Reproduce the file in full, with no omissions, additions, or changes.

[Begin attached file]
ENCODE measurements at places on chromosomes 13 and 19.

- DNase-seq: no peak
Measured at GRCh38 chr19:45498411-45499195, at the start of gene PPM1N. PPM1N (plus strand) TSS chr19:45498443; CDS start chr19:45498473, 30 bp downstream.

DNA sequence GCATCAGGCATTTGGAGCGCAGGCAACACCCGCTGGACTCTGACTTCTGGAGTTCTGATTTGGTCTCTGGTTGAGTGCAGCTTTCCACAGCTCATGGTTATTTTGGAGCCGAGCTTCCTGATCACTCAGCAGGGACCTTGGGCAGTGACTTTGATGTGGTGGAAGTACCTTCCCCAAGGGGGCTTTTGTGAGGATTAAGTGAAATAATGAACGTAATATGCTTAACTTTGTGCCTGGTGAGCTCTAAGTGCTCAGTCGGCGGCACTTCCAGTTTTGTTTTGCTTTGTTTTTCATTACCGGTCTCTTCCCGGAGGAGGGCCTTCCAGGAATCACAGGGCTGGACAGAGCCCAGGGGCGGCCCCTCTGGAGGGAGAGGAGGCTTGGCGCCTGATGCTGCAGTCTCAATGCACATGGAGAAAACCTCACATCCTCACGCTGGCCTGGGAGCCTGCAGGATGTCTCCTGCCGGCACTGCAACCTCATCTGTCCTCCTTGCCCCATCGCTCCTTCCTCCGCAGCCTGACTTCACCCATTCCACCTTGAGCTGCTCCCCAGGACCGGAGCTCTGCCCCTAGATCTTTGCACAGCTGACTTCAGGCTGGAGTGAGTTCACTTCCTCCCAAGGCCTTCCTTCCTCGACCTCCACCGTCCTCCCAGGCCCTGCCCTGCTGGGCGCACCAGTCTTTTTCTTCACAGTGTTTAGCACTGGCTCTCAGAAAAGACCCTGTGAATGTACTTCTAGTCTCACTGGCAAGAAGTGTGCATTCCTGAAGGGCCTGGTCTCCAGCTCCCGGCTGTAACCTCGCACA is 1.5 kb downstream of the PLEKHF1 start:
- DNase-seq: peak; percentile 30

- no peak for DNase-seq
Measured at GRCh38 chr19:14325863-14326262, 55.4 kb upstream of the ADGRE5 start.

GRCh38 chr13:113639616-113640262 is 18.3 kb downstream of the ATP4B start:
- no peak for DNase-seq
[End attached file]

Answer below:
ENCODE measurements at places on chromosomes 13 and 19.

- DNase-seq: no peak
Measured at GRCh38 chr19:45498411-45499195, at the start of gene PPM1N. PPM1N (plus strand) TSS chr19:45498443; CDS start chr19:45498473, 30 bp downstream.

DNA sequence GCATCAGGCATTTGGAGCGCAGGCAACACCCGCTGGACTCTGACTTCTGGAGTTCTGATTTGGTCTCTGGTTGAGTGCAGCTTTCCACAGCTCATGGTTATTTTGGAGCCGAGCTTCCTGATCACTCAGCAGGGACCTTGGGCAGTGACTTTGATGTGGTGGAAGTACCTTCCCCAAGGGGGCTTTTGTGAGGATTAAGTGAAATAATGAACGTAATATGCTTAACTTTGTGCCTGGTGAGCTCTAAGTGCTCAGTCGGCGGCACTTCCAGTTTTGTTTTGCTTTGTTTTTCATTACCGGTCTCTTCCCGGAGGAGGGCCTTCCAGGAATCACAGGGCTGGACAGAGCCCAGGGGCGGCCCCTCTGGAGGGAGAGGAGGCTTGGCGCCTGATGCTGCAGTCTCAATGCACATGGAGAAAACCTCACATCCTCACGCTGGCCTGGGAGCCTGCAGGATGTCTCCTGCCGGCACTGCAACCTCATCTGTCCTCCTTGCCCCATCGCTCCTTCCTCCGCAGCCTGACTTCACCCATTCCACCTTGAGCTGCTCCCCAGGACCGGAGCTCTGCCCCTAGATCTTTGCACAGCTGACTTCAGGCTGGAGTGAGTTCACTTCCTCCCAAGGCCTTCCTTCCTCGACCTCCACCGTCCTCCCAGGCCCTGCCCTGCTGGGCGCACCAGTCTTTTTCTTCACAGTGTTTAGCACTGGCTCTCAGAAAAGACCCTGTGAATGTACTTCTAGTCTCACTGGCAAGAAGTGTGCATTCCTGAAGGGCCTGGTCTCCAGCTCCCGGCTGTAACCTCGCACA is 1.5 kb downstream of the PLEKHF1 start:
- DNase-seq: peak; percentile 30

- no peak for DNase-seq
Measured at GRCh38 chr19:14325863-14326262, 55.4 kb upstream of the ADGRE5 start.

GRCh38 chr13:113639616-113640262 is 18.3 kb downstream of the ATP4B start:
- no peak for DNase-seq